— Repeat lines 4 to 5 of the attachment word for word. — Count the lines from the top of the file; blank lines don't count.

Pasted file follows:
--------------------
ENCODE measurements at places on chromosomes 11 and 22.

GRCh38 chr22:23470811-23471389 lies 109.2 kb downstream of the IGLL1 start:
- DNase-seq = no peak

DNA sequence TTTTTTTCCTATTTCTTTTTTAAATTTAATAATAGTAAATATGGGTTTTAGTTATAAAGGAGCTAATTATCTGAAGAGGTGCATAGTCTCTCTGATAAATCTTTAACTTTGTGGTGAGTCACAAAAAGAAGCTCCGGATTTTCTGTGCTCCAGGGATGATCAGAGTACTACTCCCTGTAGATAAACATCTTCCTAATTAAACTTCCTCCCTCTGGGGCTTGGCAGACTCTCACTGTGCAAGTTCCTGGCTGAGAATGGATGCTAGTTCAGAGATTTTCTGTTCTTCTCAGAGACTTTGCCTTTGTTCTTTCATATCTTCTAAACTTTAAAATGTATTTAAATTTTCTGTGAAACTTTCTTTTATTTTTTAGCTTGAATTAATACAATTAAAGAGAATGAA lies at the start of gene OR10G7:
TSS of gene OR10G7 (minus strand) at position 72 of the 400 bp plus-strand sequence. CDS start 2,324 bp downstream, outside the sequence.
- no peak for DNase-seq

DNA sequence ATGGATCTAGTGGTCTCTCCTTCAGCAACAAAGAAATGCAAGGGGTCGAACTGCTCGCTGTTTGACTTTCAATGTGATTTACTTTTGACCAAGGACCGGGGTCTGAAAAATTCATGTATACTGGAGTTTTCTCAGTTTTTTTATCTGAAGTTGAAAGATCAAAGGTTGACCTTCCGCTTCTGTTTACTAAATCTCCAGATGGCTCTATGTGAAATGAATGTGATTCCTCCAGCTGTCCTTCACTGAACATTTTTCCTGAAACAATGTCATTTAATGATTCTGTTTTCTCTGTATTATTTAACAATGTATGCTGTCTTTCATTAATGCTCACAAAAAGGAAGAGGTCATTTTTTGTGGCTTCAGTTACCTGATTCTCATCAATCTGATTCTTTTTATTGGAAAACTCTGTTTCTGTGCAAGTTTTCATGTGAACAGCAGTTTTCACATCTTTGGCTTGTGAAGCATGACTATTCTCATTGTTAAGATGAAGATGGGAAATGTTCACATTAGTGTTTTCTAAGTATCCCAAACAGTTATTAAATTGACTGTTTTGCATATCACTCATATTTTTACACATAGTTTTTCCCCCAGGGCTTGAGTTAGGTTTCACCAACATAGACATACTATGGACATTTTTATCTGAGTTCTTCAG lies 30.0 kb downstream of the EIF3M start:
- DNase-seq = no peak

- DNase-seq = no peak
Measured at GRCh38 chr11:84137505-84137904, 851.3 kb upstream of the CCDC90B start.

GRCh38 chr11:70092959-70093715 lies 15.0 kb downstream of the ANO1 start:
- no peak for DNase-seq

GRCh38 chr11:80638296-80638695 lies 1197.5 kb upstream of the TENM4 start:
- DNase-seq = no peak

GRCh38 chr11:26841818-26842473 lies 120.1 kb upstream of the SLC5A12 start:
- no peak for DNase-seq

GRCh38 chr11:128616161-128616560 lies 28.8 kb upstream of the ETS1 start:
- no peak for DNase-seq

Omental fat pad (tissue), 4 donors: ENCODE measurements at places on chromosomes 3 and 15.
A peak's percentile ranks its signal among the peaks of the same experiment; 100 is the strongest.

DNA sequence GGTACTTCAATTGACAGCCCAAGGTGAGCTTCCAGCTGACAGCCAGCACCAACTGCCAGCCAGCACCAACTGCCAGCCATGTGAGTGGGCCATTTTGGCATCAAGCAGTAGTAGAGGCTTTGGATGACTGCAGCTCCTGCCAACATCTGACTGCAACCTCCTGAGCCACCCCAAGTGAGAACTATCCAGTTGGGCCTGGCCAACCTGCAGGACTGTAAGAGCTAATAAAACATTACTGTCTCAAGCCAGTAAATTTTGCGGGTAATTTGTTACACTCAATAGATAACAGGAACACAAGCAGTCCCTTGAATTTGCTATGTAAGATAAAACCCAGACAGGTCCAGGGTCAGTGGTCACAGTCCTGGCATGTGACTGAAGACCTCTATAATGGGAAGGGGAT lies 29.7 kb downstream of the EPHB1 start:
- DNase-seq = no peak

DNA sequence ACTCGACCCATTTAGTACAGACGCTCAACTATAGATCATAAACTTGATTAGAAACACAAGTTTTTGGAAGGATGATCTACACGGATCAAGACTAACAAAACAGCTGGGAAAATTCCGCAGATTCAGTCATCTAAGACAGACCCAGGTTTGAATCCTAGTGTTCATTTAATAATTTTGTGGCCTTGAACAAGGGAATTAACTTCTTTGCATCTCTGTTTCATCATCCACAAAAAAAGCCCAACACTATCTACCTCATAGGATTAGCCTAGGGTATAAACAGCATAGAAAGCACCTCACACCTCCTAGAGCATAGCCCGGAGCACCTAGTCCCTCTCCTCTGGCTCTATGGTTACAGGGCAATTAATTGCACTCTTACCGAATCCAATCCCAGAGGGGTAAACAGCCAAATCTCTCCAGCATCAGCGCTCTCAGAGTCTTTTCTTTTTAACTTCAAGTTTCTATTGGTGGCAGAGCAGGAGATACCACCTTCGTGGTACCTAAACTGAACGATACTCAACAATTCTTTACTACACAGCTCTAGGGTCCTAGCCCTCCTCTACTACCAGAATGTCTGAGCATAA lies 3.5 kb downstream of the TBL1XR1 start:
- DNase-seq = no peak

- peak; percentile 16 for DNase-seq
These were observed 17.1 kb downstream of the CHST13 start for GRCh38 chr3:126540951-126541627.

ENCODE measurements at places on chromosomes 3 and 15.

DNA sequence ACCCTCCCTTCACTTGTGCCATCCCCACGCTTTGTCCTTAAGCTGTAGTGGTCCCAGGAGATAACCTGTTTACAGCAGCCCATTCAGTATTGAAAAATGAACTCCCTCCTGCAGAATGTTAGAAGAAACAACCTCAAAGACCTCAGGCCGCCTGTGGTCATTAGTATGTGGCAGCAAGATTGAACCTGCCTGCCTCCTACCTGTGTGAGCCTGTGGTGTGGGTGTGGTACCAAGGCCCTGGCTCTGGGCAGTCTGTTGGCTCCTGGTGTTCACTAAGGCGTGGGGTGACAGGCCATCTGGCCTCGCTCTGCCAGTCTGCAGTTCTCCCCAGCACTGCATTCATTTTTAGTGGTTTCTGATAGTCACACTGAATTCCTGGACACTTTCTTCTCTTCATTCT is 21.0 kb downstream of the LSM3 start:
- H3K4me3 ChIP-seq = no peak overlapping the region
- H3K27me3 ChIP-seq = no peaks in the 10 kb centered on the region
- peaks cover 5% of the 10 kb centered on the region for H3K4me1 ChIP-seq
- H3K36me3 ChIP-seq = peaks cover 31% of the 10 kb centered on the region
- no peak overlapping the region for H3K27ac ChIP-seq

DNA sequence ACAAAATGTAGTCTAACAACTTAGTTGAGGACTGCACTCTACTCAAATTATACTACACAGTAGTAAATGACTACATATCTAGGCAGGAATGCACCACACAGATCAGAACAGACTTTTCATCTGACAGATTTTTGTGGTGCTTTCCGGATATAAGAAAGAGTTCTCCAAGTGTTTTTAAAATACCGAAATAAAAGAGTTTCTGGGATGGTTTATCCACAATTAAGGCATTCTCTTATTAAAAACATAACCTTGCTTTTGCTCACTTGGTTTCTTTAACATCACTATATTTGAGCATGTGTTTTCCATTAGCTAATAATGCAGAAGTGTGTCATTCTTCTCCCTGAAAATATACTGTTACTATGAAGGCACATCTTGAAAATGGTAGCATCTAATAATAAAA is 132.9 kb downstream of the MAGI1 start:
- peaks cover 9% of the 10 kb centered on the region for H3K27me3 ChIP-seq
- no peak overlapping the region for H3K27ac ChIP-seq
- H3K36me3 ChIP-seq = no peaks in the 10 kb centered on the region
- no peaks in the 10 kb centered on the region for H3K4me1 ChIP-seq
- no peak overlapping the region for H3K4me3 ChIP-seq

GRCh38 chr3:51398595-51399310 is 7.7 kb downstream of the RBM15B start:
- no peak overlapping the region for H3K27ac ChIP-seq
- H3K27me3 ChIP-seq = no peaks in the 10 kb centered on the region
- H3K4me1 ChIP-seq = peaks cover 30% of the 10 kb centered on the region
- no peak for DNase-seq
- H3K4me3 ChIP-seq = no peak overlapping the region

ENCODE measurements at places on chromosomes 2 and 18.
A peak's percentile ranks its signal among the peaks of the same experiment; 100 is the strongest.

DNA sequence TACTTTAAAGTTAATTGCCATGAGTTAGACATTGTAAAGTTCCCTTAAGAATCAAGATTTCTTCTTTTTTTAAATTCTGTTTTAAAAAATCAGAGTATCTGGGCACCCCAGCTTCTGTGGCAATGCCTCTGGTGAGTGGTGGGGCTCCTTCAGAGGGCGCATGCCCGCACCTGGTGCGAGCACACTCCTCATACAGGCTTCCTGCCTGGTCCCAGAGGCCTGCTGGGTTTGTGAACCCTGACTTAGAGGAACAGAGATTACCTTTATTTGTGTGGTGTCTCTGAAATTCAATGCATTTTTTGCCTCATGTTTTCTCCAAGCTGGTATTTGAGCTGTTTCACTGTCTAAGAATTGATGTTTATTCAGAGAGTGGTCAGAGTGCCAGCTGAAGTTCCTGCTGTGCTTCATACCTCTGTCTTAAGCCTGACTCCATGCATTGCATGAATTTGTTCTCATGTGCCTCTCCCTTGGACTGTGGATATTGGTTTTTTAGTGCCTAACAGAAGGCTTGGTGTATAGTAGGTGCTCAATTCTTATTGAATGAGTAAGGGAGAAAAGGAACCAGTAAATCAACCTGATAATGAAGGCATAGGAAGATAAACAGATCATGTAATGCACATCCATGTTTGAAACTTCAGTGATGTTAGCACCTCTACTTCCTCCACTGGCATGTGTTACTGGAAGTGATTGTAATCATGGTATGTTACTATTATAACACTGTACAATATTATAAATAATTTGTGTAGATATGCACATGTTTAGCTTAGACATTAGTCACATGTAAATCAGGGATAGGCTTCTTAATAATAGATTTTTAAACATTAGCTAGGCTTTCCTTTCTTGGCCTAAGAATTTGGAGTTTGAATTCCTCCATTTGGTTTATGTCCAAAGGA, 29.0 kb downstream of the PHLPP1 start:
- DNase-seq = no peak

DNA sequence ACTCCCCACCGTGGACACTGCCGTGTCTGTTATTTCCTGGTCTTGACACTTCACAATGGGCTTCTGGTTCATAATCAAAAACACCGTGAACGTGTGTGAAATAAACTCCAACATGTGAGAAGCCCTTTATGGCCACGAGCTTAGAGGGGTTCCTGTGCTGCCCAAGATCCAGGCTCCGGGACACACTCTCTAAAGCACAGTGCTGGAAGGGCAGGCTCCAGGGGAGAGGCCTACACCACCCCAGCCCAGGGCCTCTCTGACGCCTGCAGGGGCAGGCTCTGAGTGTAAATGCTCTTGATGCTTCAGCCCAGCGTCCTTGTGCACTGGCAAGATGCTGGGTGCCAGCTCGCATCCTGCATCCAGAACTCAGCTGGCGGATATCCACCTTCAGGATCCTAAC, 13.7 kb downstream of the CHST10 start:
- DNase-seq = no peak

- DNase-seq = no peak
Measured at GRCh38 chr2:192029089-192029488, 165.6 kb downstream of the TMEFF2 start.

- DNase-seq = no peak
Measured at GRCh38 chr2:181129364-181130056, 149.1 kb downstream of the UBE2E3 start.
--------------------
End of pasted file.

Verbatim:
DNA sequence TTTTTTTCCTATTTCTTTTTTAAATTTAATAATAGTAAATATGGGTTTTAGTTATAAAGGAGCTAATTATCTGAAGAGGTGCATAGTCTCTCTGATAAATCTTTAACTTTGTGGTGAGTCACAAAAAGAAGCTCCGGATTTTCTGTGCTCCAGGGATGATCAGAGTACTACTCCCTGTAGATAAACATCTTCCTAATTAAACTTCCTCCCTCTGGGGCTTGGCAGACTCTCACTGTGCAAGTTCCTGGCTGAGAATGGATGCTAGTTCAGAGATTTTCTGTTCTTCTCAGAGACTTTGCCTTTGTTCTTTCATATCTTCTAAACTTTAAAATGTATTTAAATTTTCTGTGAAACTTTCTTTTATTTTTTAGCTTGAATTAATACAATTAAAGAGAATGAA lies at the start of gene OR10G7:
TSS of gene OR10G7 (minus strand) at position 72 of the 400 bp plus-strand sequence. CDS start 2,324 bp downstream, outside the sequence.